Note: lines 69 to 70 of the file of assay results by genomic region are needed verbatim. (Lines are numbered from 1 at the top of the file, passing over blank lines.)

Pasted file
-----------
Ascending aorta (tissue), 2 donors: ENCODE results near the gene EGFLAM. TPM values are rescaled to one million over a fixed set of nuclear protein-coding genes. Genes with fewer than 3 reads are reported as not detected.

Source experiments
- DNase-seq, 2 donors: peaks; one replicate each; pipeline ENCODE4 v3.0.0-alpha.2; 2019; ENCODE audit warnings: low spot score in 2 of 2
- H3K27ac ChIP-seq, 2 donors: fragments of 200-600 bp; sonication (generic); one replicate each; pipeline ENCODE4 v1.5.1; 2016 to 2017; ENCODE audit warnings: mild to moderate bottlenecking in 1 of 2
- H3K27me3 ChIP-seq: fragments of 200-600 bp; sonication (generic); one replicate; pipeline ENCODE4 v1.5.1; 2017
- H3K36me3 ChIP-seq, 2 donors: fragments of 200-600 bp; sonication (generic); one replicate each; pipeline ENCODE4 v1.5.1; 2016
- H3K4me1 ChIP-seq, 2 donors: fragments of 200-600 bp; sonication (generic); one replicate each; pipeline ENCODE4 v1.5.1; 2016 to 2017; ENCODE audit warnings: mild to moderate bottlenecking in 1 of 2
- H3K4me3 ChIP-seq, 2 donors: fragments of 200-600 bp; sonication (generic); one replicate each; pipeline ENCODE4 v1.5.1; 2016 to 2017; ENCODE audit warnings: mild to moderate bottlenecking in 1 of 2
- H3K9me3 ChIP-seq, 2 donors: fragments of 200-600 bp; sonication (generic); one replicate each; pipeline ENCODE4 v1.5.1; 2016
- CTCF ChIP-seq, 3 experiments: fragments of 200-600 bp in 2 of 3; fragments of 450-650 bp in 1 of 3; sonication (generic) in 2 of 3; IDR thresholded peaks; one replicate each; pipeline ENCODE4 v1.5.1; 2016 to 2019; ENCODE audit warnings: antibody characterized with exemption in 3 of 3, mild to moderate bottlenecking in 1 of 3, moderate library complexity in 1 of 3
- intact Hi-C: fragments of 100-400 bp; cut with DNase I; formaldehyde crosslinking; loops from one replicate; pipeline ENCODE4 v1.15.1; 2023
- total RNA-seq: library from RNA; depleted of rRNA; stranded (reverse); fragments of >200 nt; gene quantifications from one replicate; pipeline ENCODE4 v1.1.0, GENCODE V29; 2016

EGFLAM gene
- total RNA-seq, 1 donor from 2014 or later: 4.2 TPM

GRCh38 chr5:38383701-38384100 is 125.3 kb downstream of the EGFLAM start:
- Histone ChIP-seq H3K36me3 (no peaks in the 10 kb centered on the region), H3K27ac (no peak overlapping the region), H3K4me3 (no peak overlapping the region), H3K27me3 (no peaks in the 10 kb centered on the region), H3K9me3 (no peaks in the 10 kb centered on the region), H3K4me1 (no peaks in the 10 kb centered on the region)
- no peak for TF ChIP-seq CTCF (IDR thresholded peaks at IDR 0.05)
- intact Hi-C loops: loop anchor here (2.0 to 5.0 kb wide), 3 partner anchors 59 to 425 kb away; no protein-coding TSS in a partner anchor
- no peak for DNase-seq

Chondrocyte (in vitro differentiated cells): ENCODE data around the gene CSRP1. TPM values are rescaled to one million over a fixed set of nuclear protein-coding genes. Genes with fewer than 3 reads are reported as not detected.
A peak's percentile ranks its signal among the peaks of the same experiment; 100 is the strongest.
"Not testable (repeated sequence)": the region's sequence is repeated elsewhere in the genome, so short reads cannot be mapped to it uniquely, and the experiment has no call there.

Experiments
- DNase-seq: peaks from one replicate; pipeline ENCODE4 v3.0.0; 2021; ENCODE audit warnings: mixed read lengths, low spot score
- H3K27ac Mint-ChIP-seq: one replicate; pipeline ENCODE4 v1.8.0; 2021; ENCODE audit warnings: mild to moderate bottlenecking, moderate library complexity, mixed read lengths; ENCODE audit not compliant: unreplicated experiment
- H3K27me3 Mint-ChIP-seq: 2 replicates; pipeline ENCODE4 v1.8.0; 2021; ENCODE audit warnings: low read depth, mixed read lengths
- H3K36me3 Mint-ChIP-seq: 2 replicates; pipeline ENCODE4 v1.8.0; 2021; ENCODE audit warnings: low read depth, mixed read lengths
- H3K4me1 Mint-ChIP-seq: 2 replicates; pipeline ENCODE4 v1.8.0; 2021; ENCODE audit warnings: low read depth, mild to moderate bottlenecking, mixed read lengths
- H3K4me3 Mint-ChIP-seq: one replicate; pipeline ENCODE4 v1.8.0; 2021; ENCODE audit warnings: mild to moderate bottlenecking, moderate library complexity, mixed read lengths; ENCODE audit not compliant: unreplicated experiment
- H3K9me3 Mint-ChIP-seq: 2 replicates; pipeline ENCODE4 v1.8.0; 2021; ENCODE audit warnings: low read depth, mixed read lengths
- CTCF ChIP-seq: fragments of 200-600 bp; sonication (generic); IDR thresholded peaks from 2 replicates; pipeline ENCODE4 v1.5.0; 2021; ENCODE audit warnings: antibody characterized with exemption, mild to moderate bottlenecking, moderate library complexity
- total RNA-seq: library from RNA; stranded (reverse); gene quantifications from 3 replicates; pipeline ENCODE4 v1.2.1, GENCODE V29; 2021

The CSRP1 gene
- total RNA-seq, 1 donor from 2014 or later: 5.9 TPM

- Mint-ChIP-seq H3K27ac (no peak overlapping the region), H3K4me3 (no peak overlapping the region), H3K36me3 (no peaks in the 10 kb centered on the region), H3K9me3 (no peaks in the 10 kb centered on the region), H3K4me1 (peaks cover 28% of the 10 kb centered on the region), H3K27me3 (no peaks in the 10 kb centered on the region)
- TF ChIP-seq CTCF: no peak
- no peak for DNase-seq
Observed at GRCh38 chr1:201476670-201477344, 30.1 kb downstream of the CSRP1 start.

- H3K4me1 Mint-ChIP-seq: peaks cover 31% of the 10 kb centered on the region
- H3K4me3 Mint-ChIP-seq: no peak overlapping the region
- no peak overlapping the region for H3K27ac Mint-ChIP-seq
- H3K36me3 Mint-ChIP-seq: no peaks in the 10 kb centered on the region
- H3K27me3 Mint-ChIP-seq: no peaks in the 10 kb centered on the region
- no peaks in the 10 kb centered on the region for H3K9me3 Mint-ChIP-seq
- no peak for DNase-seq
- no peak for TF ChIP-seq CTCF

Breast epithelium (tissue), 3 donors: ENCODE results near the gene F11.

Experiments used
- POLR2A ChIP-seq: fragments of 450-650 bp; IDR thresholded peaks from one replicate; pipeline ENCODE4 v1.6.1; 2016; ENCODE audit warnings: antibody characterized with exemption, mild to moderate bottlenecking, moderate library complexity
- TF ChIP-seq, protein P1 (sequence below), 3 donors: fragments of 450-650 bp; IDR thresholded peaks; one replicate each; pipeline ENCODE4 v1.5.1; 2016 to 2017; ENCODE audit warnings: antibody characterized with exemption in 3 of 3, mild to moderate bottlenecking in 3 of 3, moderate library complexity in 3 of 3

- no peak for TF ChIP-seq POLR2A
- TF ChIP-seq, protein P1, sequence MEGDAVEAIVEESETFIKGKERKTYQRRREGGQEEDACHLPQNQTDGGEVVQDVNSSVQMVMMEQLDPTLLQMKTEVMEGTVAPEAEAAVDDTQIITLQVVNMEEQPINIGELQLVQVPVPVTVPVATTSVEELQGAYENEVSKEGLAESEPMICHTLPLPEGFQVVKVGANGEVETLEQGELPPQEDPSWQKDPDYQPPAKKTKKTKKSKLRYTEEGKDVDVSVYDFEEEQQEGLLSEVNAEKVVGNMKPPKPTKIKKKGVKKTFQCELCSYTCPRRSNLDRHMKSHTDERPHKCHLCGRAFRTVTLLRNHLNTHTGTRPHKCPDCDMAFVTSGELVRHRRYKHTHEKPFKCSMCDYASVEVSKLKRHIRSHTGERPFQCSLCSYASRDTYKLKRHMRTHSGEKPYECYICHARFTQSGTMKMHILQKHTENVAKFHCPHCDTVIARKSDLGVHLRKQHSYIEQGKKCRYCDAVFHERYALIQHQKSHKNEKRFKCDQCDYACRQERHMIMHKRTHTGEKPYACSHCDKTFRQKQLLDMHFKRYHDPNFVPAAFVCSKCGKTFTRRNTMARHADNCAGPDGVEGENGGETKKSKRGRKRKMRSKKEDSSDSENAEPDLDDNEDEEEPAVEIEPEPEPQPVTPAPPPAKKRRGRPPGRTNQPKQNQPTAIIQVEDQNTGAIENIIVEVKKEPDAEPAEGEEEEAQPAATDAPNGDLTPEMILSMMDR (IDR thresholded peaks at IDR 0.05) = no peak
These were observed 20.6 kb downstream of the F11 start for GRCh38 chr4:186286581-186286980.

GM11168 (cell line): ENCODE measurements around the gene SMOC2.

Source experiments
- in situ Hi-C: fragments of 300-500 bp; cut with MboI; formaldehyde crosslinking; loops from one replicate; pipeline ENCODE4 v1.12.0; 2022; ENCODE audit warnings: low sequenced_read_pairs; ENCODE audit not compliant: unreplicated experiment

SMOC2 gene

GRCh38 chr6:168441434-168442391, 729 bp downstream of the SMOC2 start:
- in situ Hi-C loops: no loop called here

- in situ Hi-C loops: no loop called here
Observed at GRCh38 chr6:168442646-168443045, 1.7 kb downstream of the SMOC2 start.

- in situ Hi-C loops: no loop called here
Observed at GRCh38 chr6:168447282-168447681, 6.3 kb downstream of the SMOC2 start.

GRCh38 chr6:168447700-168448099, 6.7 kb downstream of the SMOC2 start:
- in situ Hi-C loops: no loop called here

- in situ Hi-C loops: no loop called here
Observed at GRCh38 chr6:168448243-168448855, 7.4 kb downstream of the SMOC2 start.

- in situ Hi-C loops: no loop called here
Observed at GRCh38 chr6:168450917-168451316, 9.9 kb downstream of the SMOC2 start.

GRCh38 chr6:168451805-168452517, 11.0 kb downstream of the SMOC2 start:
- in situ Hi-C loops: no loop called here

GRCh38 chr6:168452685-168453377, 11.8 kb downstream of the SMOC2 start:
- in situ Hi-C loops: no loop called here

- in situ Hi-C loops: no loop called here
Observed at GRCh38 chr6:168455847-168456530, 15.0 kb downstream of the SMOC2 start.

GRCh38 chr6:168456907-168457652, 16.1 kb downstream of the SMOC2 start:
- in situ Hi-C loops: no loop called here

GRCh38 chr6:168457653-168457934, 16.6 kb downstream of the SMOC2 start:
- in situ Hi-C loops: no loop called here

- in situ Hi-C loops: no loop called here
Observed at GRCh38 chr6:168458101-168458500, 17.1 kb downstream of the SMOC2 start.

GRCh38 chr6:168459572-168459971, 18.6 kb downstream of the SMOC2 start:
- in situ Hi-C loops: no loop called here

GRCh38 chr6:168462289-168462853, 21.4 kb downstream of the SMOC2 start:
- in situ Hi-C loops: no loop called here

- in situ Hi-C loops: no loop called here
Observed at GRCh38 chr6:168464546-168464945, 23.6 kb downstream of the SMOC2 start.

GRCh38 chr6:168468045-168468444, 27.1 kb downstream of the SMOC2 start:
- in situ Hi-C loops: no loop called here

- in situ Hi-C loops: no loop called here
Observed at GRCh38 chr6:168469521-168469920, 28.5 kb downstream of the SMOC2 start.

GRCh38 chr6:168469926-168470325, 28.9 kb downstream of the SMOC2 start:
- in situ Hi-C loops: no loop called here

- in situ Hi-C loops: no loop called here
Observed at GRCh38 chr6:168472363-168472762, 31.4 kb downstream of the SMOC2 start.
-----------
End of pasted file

Observed at GRCh38 chr6:168450917-168451316, 9.9 kb downstream of the SMOC2 start.

GRCh38 chr6:168451805-168452517, 11.0 kb downstream of the SMOC2 start: